By Helaine Krasner, RD

Don’t take life sitting down. Recent studies point to an association between sitting time and high blood pressure, high cholesterol, and abdominal obesity, a term for fat that accumulates around your midsection and usually associated with excessive visceral fat that surrounds your internal organs. All of those conditions increase your risk of chronic illnesses such as cardiovascular disease and type 2 diabetes. 

Some researchers say that sitting is the new smoking in terms of how strongly it is correlated with numerous health risks and an earlier death. You may be surprised that even individuals who exercise 30 minutes or more per day are still at increased risk of health problems if the remainder of the day is spent sitting. Experts recommend standing or moving one to three minutes for every 30 minutes of sitting time. As an added bonus, you can burn 30 percent more calories by standing compared to sitting, aiding in weight management. More standing time increases your NEAT activity level. NEAT stands for non-exercise activity thermogenesis, a fancy term for the calories we burn performing our daily activities.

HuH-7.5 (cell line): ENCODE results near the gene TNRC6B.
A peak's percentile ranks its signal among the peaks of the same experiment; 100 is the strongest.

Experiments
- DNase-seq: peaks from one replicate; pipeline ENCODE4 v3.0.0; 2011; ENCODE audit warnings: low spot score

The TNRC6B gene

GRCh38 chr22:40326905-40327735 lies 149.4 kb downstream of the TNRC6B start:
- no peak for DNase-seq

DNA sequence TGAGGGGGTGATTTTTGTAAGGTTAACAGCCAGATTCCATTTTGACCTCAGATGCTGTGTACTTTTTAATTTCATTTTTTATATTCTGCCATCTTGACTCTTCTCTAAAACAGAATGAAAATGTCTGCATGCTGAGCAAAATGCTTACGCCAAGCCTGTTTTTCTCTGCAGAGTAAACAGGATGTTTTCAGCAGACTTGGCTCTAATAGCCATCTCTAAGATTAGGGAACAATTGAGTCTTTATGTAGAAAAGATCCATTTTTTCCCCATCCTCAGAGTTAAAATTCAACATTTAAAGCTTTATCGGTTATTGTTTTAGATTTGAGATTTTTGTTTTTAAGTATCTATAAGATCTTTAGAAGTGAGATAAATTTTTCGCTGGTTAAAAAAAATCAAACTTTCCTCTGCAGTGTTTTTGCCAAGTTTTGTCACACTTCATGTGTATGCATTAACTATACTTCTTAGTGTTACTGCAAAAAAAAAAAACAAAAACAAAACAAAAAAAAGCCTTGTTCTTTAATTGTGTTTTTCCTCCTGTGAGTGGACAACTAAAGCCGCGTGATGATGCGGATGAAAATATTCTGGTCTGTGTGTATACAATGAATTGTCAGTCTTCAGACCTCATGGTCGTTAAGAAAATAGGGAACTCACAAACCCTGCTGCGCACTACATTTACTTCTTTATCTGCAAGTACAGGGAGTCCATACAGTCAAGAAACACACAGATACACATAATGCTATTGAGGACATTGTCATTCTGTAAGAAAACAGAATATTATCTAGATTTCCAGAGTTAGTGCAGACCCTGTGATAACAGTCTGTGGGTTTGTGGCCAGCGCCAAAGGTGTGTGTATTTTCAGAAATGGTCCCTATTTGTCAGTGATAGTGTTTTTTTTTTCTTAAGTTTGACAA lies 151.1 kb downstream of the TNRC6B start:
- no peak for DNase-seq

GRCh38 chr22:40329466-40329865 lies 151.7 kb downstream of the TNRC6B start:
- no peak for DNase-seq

It’s been well established that exercise is important for overall health, but how we spend the remainder of our time is important too. The benefits of physical activity include lower risk of diabetes, cardiovascular disease, and some forms of cancer, stronger muscles and bones, improved mental health, and weight management.  Experts recommend at least 150 minutes per week of moderate intensity physical activity (think brisk walking) or 75 minutes of vigorous activity (such as jogging).  A common recommendation to help guard against excess sitting time is 10,000 steps per day.  If that doesn’t make sense for you, start by tracking your average daily steps using a fitness tracker or phone app, and then set a goal to increase by 10 perent per week. You may be surprised how easily those extra steps add up.

Tips for reducing sitting time:

  1. Stand while you talk on the phone or read the mail.
  2. Stand or march in place while watching TV, even if it’s just during commercials.
  3. Suggest walking meetings at work.
  4. Invite a friend for a walk.
  5. Set a timer to remind yourself to stand up while working at your desk.

Helaine Krasner is a Registered Dietitian Nutritionist who takes great pride in helping our Bariatric and Medical Weight Management patients achieve their health and weight loss goals.